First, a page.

Senators introduce three-year DACA, border security deal

Senators introduce three-year DACA, border security deal
© Greg Nash

Sens. Jeff FlakeJeffrey (Jeff) Lane FlakeSchumer to introduce bill naming Senate office building after McCain amid Trump uproar Trump keeps tight grip on GOP McSally to back Trump on emergency declaration MORE (R-Ariz.) and Heidi HeitkampMary (Heidi) Kathryn HeitkampRed dresses displayed around American Indian museum to memorialize missing, murdered native women Lobbying World Lobbying World MORE (D-N.D.) are pairing a short-term fix for a key Obama-era immigration program with three years of border security funding.

The two introduced legislation Tuesday that includes a three-year extension of the Deferred Action for Childhood Arrivals (DACA) program with $7.6 billion for the Trump administration's border plan.

"I’ll be the first to admit this ‘three-for-three’ approach is far from a perfect solution, but it would provide a temporary fix by beginning the process of improving border security and ensuring DACA recipients will not face potential deportation,” Flake said in a statement.

Heitkamp added that "this is a bipartisan path forward that would fund significant security improvements at our borders and allow Congress to continue to work toward a long-term solution for Dreamers."


The legislation comes after the Senate rejected three immigration proposals that would have included permanent protections for 1.8 million immigrants brought into the country illegally as children.

Senators are eyeing a short-term fix, potentially dropping the provision into next month's government funding bill, after months of negotiations have failed to break an entrenched stalemate.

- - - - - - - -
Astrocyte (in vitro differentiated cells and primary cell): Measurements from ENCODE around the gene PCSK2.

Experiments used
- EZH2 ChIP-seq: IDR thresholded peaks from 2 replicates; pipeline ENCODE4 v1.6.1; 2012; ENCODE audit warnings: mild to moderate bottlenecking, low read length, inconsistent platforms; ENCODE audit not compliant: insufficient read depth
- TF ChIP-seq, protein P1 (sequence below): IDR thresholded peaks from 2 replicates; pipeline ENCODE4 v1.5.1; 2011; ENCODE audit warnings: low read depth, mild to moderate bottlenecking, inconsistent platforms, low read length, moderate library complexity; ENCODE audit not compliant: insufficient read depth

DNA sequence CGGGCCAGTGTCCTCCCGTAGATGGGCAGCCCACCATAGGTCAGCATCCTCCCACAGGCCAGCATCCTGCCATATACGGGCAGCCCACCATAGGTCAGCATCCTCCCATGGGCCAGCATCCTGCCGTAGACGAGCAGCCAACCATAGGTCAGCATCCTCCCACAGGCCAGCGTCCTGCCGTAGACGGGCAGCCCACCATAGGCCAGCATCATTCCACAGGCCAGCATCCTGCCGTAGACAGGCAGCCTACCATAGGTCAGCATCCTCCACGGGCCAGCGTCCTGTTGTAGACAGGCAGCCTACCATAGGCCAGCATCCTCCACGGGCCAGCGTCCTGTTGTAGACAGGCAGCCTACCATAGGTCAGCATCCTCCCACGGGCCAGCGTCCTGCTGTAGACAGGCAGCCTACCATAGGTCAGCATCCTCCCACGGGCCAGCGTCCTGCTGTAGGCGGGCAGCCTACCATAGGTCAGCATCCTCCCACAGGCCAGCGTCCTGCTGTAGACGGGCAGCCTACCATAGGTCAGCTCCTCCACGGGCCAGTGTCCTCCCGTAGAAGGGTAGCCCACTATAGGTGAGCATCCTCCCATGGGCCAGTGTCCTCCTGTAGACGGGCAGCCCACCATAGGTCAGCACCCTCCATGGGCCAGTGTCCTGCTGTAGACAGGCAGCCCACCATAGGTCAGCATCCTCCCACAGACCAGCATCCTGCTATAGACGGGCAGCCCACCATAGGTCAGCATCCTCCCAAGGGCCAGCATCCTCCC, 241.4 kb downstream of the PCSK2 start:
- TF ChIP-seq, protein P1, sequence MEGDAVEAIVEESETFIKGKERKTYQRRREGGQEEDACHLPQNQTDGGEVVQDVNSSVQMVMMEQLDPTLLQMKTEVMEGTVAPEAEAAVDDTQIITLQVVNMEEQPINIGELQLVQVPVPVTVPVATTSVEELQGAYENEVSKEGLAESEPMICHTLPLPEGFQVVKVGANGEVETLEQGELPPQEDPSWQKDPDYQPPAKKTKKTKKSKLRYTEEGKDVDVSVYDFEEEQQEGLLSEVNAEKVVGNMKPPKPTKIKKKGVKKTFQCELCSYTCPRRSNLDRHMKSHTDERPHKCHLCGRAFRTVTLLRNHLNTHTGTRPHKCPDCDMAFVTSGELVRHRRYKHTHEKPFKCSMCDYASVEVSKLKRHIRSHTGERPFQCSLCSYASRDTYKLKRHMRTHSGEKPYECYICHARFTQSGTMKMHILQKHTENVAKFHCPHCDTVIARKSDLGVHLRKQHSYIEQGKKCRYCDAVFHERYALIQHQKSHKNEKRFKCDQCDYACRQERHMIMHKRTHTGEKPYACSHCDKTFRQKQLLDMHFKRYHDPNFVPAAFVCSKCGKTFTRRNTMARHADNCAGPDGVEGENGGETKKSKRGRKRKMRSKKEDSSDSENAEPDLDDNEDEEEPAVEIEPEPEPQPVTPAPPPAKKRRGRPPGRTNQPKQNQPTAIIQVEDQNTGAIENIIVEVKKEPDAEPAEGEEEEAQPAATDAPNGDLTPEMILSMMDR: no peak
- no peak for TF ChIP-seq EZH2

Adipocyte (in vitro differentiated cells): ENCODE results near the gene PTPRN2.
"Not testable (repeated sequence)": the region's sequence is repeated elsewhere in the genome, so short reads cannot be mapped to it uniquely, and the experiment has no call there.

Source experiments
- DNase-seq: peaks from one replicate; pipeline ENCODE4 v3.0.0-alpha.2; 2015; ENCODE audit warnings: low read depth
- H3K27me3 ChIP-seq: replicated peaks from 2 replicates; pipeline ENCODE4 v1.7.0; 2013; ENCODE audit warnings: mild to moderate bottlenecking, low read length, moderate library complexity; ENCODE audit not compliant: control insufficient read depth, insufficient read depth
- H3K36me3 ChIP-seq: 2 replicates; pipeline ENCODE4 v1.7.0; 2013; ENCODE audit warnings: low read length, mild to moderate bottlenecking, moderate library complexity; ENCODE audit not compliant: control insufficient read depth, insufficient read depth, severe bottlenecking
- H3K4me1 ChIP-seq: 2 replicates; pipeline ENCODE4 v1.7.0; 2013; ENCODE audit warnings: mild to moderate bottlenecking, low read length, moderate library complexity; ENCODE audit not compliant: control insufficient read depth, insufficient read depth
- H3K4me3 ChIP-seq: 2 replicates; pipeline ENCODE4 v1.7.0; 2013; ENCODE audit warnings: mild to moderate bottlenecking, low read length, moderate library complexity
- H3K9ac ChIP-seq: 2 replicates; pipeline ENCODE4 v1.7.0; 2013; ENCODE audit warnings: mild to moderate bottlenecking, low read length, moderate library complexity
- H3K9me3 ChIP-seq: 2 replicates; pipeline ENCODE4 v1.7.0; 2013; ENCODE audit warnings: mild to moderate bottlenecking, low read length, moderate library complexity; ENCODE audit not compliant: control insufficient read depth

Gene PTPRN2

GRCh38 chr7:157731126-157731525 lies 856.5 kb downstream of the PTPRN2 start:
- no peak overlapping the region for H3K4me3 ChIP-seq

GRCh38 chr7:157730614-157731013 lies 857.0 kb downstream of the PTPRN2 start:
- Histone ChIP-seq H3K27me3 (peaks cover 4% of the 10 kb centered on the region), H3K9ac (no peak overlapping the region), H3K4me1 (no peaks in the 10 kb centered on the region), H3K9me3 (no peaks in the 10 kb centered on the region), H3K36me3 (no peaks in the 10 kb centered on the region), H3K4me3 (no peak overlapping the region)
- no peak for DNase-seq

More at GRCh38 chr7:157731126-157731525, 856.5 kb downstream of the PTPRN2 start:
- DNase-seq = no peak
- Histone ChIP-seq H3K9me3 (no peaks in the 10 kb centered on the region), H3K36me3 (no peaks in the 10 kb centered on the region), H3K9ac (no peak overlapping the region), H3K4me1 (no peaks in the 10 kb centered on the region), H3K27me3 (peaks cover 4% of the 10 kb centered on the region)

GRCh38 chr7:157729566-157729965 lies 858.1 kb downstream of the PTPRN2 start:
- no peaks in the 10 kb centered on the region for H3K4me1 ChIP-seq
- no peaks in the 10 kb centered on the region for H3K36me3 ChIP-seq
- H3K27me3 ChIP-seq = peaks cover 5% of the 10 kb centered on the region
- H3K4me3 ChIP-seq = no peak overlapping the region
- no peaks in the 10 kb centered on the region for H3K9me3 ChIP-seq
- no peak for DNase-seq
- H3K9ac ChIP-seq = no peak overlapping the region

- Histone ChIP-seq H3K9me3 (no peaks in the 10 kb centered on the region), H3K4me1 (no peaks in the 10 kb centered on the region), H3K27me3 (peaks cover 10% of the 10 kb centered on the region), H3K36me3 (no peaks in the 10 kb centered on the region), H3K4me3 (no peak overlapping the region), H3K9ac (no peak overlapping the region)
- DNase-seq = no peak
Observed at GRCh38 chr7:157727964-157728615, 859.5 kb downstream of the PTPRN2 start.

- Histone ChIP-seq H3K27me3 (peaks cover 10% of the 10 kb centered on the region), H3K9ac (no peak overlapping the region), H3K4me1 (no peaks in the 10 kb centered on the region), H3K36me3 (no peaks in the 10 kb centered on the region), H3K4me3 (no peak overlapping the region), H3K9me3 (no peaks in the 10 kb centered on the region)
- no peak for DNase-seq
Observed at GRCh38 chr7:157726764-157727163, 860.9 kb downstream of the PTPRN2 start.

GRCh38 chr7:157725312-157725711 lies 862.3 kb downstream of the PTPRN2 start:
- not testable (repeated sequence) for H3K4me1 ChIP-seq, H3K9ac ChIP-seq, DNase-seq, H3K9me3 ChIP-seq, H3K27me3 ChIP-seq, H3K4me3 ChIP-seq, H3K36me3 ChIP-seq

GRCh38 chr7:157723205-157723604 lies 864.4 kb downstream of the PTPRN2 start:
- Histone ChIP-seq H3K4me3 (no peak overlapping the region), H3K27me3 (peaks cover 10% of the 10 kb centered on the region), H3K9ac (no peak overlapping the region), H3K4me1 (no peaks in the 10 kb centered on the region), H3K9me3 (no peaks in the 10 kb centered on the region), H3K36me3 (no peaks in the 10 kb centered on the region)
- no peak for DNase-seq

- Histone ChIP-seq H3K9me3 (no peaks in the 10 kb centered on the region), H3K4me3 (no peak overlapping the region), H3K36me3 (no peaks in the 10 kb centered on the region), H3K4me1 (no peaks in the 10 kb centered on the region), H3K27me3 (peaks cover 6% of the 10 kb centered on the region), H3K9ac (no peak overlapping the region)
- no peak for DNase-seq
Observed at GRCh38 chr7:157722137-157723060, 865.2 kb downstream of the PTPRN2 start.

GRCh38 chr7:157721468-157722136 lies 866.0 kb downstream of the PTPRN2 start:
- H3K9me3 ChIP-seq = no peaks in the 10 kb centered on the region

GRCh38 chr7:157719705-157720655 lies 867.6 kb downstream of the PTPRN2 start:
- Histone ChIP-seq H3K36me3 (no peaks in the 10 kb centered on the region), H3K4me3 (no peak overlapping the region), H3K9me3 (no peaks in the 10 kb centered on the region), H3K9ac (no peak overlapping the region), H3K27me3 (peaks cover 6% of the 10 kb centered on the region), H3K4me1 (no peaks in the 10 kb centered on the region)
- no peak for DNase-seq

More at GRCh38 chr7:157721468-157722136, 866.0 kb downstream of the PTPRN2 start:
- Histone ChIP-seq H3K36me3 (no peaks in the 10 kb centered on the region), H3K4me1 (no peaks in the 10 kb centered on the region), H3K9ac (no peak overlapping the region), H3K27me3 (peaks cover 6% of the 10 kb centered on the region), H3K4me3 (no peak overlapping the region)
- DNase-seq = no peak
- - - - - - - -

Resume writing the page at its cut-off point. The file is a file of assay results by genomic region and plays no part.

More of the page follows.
Several GOP senators said this week that the most likely path in the Senate would be a years-long provision included in the omnibus, which has to pass by March 24 in order to prevent a shutdown.

"I have a feeling what we may see on this is ... a DACA fix and some border security, a much smaller package, that will be attached to the March 22 spending bill. If I was guessing what was going to happen, I think that's what may happen," Sen. Shelley Moore CapitoShelley Wellons Moore CapitoPence, GOP senators discuss offer to kill Trump emergency disapproval resolution Bipartisan think tank to honor lawmakers who offer 'a positive tenor' Trump tries to win votes in Senate fight MORE (R-W.Va.), told WRNR, a West Virginia radio station.

Any proposal, either as a stand-alone bill or the mammoth spending bill, would need 60 votes to ultimately clear the chamber.

But it remains unclear if Democrats would embrace a short-term fix that would allow Trump to build part of the U.S.-Mexico border wall. Democratic aides are privately skeptical about accepting a temporary DACA fix in exchange for what would be permanent sections of the wall.

GOP Sens. John ThuneJohn Randolph ThuneCongress should take action to stop unfair taxation of the digital economy The fear of colorectal cancer as a springboard for change Senators offer bipartisan bill to fix 'retail glitch' in GOP tax law MORE (S.D.), Rob PortmanRobert (Rob) Jones PortmanTrump faces political risks in fight over GM plant GOP moves to rein in president's emergency powers The 25 Republicans who defied Trump on emergency declaration MORE (Ohio) and Jerry MoranGerald (Jerry) MoranThe 25 Republicans who defied Trump on emergency declaration Overnight Defense: Senate rejects border emergency in rebuke to Trump | Acting Pentagon chief grilled on wall funding | Warren confronts chief over war fund budget 12 Republican senators defy Trump on emergency declaration  MORE (Kan.) have also put forward a proposal that would attach legal protections to current DACA recipients to a $25 billion border wall trust fund.

The Trump administration announced last year that it was ending the DACA program, which allows immigrants brought into the country as children to work and go to school without fear of deportation.

Congress initially had a March 5 deadline to pass a fix, but two court decisions have thrown that timeline into limbo.

The Supreme Court, this week, rejected the Trump administration's request to leapfrog over an appeals court and hear their request to overturn an injunction requiring DACA to stay on the books while ligation plays out.